When Justin had his first teaching gig in North Carolina, right after we were married, he was a High School Theatre teacher. Part of his job was to direct plays. For anyone who’s ever been involved in theatre, you know how much time and effort it takes to put on a show. It’s hours of rehearsals, multiple nights a week and sometimes weekends too. We went days without seeing each other. And guess how much he got paid for this extra work. $0.

I also have a love of theatre and co-founded a Drama Department at my Elementary School. We put on a full-fledged show with costumes, sets, lights, and sound. It was months of work, and guess how much I got paid? $0 until after the 3rd year when I finally went to the school board and asked for compensation to continue.

The list goes on. My first year as the art teacher, I had 800 students and a $0 budget for supplies. The PE teacher at our school was expected to teach 2 classes at a time so they didn’t have to pay for another teacher. Can you imagine teaching over 40 kids running around a gym? It’s not pretty.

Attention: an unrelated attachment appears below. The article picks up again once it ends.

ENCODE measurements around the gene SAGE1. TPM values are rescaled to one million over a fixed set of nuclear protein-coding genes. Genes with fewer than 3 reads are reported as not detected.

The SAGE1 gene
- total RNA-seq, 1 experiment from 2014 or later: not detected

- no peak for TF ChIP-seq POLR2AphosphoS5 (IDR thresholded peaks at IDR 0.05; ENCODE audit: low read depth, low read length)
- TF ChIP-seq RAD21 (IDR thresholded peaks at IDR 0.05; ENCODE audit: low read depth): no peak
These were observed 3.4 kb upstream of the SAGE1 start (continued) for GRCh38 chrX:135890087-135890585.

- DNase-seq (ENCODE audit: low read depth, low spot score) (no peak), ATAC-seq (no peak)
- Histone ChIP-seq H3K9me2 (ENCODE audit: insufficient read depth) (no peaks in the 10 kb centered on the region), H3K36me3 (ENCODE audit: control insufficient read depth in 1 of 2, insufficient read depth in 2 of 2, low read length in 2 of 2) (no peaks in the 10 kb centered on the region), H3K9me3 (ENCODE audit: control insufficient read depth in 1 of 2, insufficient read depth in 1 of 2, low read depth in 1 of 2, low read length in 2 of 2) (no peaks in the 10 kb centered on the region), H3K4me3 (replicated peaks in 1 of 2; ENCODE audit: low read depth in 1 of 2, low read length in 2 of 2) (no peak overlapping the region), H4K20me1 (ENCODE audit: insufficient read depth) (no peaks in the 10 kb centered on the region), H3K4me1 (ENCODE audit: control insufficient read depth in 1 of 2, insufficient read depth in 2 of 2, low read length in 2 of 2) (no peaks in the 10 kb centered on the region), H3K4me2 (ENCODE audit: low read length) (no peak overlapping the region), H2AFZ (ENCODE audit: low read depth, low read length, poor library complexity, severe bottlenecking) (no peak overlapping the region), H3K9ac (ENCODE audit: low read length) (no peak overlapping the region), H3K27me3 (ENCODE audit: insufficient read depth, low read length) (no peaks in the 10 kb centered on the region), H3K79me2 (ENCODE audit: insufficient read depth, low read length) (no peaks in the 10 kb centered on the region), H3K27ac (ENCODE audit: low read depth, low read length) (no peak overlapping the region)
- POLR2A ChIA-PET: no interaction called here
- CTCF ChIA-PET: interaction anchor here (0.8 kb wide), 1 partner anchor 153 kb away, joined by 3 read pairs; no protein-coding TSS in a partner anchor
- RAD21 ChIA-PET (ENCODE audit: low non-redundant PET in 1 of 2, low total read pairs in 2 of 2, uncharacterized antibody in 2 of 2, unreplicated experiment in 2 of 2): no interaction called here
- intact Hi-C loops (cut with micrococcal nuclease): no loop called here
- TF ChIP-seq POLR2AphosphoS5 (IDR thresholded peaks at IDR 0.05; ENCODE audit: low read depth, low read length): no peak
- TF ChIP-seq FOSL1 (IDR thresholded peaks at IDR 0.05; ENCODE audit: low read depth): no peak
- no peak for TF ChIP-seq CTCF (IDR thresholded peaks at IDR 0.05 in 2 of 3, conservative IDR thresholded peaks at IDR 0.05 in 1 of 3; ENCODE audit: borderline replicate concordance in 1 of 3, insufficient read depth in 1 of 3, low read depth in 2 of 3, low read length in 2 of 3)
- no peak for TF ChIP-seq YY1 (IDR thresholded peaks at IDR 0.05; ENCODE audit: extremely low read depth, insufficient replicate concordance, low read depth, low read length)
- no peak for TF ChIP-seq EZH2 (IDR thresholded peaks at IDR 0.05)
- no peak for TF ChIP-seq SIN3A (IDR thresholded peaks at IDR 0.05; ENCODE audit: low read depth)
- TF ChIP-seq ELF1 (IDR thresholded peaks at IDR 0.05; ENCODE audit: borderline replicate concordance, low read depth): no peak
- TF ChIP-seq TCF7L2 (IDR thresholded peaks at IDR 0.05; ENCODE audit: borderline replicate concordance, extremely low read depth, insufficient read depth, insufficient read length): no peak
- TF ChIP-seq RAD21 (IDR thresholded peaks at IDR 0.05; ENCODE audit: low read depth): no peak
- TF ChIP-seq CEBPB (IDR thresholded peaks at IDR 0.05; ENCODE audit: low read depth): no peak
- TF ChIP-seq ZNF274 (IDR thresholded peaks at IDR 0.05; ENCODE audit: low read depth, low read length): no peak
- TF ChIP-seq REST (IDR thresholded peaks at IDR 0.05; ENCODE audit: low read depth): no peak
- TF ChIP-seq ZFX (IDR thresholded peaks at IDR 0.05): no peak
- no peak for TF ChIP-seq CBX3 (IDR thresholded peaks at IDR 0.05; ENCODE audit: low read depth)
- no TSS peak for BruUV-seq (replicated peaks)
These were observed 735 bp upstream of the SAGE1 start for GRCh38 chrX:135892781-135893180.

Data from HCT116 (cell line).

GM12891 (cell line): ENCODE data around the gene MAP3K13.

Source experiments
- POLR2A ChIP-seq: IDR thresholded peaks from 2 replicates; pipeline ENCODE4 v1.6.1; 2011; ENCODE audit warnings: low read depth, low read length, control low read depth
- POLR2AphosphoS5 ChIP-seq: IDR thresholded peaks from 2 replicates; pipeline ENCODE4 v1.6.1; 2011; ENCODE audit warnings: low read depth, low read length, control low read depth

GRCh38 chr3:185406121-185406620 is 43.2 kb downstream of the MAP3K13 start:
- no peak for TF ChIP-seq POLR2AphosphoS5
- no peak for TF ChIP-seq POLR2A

I gladly went above and beyond my contract for the “sake of the kids.” But in the end, I sacrificed the time I could have been spending with my own children. I felt guilty that I was being a bad mom when I was working late and I felt guilty about being a bad teacher when I was at home playing with my kids. All the while, I should have been taking care of myself, but that was always the last priority. The result was a burnt-out teacher, a stressed and distracted wife, and an exhausted and unhappy mom. That person wasn’t able to help anyone.